In fact, as mentioned in an earlier post, it is all too often assumed that other researchers have done the original research. I was looking for any UFO reports published in 1947, prior to Kenneth Arnold, that mentioned disk-shaped craft. One that was cited in some of the most credible UFO publications, was of a UFO sighting from Cedar Rapids, Iowa on June 23, 1947. As noted in that earlier post, it was a sighting actually made in Illinois allegedly on the same day as the Arnold sighting but it was not reported until after Arnold.

The point here is that we wish to elevate UFO research from the swamp we find it in to something that is respected, but we never reject a sighting or witness, even when the evidence is stacked against them. There are those who still endorse the Santilli alien autopsy hoax in the face of overwhelming evidence that Santilli and his friends created it… even though Santilli has said that part of it is a hoax… even though the men involved in creating the alien bodies have demonstrated how it was done… even though the cameraman was never identified, there are those that still argue for its authenticity. How do we make any progress with that sort of attitude?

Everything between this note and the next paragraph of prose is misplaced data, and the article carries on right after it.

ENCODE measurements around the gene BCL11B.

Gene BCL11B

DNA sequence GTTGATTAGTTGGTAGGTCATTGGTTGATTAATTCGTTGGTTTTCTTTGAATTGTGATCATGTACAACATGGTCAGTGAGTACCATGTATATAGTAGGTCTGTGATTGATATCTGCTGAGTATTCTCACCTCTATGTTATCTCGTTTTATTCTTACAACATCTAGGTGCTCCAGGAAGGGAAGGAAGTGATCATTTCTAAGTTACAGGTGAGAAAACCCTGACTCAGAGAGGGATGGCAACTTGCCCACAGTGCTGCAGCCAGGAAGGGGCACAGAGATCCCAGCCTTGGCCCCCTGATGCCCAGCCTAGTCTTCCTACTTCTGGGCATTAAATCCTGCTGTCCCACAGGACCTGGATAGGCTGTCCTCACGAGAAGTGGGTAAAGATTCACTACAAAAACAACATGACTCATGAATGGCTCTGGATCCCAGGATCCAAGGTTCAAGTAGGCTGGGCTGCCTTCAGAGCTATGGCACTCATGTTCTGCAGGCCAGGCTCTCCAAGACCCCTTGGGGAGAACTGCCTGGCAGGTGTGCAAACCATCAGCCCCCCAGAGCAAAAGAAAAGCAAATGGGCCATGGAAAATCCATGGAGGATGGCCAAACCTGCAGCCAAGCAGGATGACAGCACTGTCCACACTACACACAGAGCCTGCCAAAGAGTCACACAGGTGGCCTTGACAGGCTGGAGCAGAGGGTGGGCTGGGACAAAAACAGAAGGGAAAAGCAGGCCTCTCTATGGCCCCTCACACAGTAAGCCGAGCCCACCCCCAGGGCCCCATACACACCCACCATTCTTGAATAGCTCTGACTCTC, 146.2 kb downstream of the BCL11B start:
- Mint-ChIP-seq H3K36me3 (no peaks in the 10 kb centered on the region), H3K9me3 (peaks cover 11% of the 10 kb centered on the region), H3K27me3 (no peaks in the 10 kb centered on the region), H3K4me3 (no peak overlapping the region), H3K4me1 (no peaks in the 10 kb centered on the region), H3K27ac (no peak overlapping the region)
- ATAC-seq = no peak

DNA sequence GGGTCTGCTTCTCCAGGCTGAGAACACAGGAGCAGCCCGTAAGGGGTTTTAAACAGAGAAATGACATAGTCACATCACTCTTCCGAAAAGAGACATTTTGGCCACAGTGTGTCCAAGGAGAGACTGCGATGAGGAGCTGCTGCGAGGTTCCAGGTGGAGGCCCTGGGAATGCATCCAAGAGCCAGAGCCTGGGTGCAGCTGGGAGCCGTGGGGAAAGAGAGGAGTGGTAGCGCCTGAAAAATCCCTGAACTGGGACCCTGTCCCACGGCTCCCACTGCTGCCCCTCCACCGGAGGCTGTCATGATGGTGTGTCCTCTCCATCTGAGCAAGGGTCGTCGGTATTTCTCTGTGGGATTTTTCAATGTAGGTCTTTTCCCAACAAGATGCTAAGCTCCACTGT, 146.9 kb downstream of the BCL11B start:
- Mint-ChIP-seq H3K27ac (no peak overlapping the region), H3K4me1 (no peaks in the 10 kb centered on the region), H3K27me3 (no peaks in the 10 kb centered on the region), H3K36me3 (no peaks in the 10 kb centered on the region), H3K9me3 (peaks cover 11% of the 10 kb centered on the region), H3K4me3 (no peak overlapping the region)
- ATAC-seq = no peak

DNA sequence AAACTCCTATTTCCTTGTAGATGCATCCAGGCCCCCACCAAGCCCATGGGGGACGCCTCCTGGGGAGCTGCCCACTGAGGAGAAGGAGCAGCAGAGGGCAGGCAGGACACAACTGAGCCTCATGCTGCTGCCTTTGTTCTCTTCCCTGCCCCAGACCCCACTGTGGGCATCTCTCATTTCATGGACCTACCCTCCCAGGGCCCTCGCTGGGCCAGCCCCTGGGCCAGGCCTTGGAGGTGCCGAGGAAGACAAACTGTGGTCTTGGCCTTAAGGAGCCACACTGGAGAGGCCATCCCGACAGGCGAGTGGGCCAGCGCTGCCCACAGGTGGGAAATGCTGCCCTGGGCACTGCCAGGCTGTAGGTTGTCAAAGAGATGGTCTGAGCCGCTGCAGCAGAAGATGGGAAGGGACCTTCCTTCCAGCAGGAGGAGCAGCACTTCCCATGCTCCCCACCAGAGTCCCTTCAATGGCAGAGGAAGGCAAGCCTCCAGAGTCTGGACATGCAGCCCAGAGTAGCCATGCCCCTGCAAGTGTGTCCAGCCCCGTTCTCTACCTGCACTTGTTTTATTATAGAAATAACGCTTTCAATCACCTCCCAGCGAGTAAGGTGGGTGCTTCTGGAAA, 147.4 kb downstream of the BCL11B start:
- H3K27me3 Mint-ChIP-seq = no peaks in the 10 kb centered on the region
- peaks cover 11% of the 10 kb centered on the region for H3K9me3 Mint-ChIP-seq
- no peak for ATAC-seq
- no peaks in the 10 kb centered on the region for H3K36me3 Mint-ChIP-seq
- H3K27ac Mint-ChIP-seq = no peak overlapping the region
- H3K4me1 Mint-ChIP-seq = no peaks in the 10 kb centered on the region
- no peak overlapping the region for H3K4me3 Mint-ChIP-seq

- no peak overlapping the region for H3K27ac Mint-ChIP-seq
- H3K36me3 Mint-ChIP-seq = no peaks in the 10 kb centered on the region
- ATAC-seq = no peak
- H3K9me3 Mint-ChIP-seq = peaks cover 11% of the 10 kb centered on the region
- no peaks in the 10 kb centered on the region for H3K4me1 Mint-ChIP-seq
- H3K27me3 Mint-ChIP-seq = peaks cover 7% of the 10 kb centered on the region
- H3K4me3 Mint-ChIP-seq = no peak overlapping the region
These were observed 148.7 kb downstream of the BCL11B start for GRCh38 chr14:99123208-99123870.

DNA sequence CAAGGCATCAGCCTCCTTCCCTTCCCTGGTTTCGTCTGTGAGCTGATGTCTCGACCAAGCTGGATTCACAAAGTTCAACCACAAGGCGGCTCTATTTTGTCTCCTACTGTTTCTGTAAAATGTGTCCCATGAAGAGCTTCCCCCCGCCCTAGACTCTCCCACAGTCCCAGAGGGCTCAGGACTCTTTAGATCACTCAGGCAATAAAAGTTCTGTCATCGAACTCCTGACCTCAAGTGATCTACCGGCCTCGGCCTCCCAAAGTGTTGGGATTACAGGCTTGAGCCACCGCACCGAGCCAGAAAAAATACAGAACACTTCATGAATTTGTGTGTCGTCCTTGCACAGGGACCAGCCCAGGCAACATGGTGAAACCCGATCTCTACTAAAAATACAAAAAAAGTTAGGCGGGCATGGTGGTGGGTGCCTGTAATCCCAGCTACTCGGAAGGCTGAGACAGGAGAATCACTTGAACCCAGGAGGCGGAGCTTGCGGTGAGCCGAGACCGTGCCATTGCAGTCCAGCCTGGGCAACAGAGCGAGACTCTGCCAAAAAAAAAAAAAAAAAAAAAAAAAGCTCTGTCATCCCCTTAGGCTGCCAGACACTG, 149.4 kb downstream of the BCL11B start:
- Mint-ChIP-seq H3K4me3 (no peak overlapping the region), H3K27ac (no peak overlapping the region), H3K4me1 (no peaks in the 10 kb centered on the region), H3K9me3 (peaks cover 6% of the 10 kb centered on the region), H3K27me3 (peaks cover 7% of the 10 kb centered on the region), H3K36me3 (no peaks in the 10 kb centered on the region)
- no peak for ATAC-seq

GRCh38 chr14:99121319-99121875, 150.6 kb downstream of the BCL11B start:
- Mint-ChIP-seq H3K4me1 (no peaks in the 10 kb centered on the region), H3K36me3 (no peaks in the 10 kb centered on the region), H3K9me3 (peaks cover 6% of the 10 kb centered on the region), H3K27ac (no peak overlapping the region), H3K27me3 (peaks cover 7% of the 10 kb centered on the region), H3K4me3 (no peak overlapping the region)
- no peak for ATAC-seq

Oh, it’s not limited to the alien side of the fence. Philip Klass made up solutions and attacked those whose opinions differed from his. We’ve already demonstrated this more than once, but there are those who accept what he claimed without question. Oh, don’t get me wrong, he did solve some sightings and he did provide some good information, but there were times that he was way outside the box but no one dragged him back into it. The skeptics continue to defend some of his practices even when it is demonstrated that he had missed the boat.